The last weekend in June, we went to Weiser, Idaho (on the Oregon border) to check out the National Oldtime Fiddlers’ Contest. Whenever I asked one of my Boise friends if they had been to the fiddle festival, EVERYONE said, “Oh, I want to do that.” But they still haven’t. Everyone heard it was fun. Get off your asses, my friends. Weiser is only an hour and fifteen minutes from Boise.
My neighbor, Beth, instructed me to stop by Weiser Classic Candy to taste the Velvet Mints. I am a worthy student. They were incredible!!! Not too rich, not too sweet, not too minty. Just perfect. Perfect in the way that I still wanted to eat more chocolate after I ate one of those. We also had a hand dipped ice cream bar. Getting true, thick chocolate instead of thin waxy chocolate makes this bar something that you’ll be thinking about for days (months?) to come.
Weiser Classic Candy even serves lunch. And they do it perfectly for the kids: half a sandwich, goldfish, pickle, chocolate dipped graham cracker and some milk. My son said that it was the best peanut butter and jelly sandwich he had ever tasted. When I gave him the stink-eye (because I make one of those for him nearly every day), he quickly found a way to appease me: “But Mom, when you make your sandwich, it has the most love in it.” A born diplomat.
Owners Patrick Nauman and Keith Bryant purchased the store from the original owner and have stayed true to her formula while updating and improving. They source as much as possible of their ingredients locally. Alas, cocoa beans are not grown in Idaho. But look at the caramel apples: locally grown! We saw the chocolate making in action and ate more chocolate in an hour than we’ve probably eaten all year. The good news is that they have expanded where they sell and we can pick up some boxes in Boise (and Oregon, Washington, etc.).
The whole family practically skipped out of Weiser Classic Candy – not just because we were high on sugar: we had a lot of fun and now we were going to the fiddle festival! We went on kids’ day. We could have had lunch from a variety of local vendors and truth be told: it looked way above average of regular festival food. They had a stage set up in City Park: bring your lawn chair or picnic blanket and settle down into the afternoon. We saw the North Idaho Hat Band: young boys playing some serious Bluegrass music. From their matching shirts, clean cut appearance and songs about washing in the blood of the lamb, I felt like I was in a time warp – back to the 1950s.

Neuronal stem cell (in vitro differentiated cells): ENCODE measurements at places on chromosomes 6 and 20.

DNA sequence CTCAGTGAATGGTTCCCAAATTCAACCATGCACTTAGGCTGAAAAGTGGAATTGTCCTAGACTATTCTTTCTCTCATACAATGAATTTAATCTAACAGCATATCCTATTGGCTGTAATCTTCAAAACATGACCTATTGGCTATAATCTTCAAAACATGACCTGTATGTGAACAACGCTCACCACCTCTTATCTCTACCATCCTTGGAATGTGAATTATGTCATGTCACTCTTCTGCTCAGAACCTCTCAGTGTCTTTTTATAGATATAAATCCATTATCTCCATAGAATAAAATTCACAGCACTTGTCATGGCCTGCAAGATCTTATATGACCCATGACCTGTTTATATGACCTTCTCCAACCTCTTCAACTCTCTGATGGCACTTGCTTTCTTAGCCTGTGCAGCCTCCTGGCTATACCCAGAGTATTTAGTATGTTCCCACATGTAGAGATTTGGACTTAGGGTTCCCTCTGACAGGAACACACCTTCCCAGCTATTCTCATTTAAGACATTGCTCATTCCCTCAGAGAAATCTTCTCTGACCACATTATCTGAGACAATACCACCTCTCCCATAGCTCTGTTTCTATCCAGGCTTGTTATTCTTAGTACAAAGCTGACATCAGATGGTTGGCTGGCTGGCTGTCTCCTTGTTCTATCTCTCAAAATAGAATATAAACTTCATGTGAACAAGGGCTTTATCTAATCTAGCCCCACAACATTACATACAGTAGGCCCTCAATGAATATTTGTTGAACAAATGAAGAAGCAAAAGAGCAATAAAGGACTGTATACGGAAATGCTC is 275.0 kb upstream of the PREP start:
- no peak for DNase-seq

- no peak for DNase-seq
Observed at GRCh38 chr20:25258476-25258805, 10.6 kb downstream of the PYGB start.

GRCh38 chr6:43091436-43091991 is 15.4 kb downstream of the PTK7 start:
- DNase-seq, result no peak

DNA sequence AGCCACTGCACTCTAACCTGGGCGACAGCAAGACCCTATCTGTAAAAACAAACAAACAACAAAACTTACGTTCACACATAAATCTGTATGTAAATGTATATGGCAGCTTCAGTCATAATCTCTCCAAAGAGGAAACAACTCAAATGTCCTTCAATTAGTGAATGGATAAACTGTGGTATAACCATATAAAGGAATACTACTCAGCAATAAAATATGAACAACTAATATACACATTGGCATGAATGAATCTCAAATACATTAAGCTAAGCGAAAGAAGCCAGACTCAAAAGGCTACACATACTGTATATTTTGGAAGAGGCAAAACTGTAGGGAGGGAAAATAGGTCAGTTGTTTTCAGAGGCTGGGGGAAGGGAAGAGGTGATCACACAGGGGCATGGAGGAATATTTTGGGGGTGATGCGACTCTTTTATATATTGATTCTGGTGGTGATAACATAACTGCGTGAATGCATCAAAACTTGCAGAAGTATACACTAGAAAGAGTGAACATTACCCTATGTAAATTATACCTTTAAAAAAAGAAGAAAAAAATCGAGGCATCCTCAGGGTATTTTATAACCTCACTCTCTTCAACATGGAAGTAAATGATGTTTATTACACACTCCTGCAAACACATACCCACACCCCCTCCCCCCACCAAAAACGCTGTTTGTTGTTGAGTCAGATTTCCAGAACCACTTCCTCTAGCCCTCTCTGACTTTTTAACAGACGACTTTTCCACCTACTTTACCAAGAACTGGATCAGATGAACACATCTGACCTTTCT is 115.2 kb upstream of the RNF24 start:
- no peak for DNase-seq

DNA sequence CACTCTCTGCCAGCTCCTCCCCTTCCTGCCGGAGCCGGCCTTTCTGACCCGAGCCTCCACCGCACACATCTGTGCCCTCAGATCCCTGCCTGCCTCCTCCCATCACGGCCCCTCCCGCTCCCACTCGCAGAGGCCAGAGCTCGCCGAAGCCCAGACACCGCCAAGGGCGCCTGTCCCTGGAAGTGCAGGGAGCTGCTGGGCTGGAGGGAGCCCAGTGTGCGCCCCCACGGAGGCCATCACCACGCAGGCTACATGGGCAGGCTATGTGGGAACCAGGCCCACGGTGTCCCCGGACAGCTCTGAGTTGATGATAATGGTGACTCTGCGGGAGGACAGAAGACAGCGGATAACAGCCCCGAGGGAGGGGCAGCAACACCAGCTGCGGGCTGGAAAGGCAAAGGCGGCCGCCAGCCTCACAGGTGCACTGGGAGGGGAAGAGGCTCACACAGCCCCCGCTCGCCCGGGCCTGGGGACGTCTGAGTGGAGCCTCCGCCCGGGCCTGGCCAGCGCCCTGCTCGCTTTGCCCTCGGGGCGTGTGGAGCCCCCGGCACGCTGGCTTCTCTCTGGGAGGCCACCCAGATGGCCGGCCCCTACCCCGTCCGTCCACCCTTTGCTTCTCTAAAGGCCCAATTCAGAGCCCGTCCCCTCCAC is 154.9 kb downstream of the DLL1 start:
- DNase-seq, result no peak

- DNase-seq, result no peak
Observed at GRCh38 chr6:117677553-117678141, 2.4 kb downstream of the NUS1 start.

We didn’t get to see the contest. People in town told us that the park venues had the same people and you didn’t have to pay for it. But I wish we had seen the Battle of the Bands. Maybe when our kids are older. Or without them. Our kids are not big on bluegrass music. Truthfully, if you can go without the kids, it would be more fun. With the kids, you are expanding their notion of the world. For my son who loves hip-hop, he created a mash-up of funky bluegrass. The kid has no censor, nor lack of self-esteem. Take a look (starts off sideways for 5 seconds: be patient)
We were told to go to the field behind the high school (where the actual contest is being held) because that’s where the musicians are jamming in the evening – amid the sea of RVs and campers. We were a little too early for that and since our kids are only 5 and 7 and not true fiddle aficionados, we high-tailed it out of there for our camping trip to McCall. Less than a two hour drive through remote parts of Idaho (redundant?) for a first ever: two consecutive nights of camping for the indoor family. How will it turn out? Stay tuned…
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